Until 2010, photovoltaic (solar electric) panels were mounted three ways:

  • On fixed racks – simple, solid and inexpensive.  But fixed racks only allow each panel to capture about three-fifths of the available energy!  So fixed-rack systems take the most land, labor and equipment – panels, inverters and other components – to meet your energy needs, and thus are the most expensive way to mount solar electric panels.
  • One one-axis tracking systems – tracking the sun east/west through the day but not north/south through the seasons.  One-axis tracking systems produce about 20% more energy (in kilowatt-hours) than fixed rack systems.
  • On upright-pole two-axis tracking systems – tracking the sun east/west through the day and north/south through the seasons.  They produce about 40% more energy (kWh) than fixed-rack systems (depending on latitude and other factors).

The most productive of these is the two-axis tracking systems, but these systems have several disadvantages which have prevented their widespread use:

  • High winds cause problems, because panels on the edge of each system are not supported. Upright-pole two-axis tracking systems are generally rated for winds 90 miles per hour or lower.
  • Stresses from the wind and from the weight of the panels are concentrated at the top and bottom of the pole. These concentrated stresses can lead to breakdowns.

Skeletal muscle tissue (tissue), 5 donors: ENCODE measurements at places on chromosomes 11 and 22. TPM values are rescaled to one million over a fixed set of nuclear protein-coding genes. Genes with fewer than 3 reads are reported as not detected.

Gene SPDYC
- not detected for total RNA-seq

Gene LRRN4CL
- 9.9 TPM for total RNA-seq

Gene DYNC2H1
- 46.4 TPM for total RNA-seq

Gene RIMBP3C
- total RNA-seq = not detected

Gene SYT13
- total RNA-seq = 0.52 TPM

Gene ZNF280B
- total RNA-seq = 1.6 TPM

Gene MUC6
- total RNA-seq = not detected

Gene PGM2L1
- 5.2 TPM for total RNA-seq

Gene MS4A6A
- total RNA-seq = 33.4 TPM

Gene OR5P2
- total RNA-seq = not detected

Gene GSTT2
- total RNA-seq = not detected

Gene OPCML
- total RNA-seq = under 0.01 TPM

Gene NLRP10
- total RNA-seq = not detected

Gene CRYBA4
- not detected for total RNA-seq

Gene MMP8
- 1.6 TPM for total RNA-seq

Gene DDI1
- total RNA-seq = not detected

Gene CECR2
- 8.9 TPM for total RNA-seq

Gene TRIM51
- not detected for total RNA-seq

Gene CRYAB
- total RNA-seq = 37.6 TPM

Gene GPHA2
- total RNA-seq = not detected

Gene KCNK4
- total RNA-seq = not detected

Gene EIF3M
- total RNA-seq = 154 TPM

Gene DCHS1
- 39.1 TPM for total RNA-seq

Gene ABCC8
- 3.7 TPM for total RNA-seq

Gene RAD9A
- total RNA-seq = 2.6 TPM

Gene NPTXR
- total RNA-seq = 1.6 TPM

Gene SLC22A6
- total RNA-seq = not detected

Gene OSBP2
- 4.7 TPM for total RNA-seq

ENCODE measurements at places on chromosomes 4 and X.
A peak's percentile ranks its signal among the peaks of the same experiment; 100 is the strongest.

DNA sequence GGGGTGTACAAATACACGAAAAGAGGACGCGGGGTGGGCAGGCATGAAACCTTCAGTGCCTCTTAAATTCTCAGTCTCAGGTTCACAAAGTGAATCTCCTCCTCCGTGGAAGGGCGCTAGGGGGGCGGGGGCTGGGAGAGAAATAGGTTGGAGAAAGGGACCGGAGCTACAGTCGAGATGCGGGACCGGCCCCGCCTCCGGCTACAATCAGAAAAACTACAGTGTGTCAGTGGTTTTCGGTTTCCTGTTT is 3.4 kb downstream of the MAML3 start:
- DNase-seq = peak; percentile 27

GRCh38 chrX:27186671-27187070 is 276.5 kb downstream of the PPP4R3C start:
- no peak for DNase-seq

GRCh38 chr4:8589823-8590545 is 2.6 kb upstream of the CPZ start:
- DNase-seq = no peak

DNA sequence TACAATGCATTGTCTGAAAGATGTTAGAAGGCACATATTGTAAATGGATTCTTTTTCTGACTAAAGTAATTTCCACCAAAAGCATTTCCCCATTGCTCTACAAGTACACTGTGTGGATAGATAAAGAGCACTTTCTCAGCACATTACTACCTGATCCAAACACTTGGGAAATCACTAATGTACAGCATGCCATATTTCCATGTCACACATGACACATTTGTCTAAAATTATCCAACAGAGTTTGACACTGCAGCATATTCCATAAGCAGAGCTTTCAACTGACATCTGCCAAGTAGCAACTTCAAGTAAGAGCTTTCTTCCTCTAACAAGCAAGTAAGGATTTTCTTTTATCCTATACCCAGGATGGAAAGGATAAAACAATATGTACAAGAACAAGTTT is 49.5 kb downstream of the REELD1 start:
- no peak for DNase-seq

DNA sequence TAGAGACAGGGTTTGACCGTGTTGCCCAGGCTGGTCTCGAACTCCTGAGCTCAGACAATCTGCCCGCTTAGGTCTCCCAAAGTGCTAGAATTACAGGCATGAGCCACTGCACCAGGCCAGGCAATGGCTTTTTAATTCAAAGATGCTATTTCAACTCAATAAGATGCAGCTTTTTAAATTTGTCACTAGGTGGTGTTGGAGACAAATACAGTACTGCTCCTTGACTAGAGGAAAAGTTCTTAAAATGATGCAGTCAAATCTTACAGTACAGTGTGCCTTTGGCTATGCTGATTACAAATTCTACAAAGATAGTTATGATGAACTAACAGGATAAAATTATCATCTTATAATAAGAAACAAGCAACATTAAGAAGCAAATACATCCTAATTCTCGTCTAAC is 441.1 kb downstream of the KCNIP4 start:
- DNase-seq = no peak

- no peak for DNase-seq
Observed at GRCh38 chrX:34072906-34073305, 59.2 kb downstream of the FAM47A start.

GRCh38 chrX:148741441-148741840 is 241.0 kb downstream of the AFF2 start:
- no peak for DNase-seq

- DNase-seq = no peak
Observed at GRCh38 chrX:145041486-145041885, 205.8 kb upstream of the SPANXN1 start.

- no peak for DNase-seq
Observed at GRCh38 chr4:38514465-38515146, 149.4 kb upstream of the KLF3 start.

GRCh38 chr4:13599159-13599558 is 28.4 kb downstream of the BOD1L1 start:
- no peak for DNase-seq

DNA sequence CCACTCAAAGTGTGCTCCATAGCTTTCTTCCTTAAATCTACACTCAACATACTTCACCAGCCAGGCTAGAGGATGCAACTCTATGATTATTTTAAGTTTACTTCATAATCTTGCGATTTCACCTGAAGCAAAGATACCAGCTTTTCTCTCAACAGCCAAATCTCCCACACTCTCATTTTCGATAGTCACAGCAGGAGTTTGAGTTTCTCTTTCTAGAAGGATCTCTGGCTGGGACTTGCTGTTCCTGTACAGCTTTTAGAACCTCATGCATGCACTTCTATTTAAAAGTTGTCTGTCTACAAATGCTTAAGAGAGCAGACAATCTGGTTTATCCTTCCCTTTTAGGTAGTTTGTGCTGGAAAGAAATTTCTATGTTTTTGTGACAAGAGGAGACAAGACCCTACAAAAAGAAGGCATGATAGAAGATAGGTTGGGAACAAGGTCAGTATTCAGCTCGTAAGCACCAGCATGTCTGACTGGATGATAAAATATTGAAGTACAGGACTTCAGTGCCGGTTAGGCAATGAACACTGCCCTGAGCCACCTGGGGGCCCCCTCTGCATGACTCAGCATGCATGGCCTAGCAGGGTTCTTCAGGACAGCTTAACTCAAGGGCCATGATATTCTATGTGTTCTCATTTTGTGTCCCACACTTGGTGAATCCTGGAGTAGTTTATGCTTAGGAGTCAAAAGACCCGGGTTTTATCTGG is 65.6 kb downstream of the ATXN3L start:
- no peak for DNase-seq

• The mechanism for moving the panels is complex, with numerous moving parts, which can lead to failure.
  • The weight of these systems requires a massive concrete foundation, which means excavation with heavy equipment. This adds significantly to the cost of upright-pole systems.
  • Upright-pole trackers are not scalable;  that is, there are no mechanical components which are shared between two or more trackers.

In 2010, Mark Scanlon, founder of Sedona Solar Technology, developed a new method for mounting PV panels: the rail tracking system.

A rail tracking system can move dozens of panels in synch, tracking the sun east/west through the day and north/south through the seasons, so energy production is maximized.

But unlike upright-pole systems, rail tracking systems are simple, durable and reliable:

  • Rail tracking systems support the weight of each panel, so they can withstand high winds. Some rail tracking systems are rated up to 150 miles per hour.
  • Rail tracking systems spread the weight of the panels over the area of the array, so the load is not concentrated on one spot.
  • Rail tracking systems have only two moving parts – actuators that move the array and bearings that allow each panel to rock in each axis. Fewer moving parts means fewer things to go wrong.
  • Rail tracking systems can be mounted without a concrete foundation, so there is no need for heavy equipment or excavation.
  • Rail trackers are scalable:  frames which hold a few panels can be coupled, so actuators which move the panels in both directions (tracking east/west and north/south) can be shared among the frames.  The result is lower cost per panel.

Rail tracking system

The InteliTrack system tracks both east/west and north/south, has only two moving parts, and is rated for use in winds up to 150 miles per hour.

To find out if a rail tracking system can work at your site, go to the “Request Information” bar to the right and provide us with your contact information.  A Sedona Solar Technology engineer will contact you soon. 

Photo credit:  Chad de Alva

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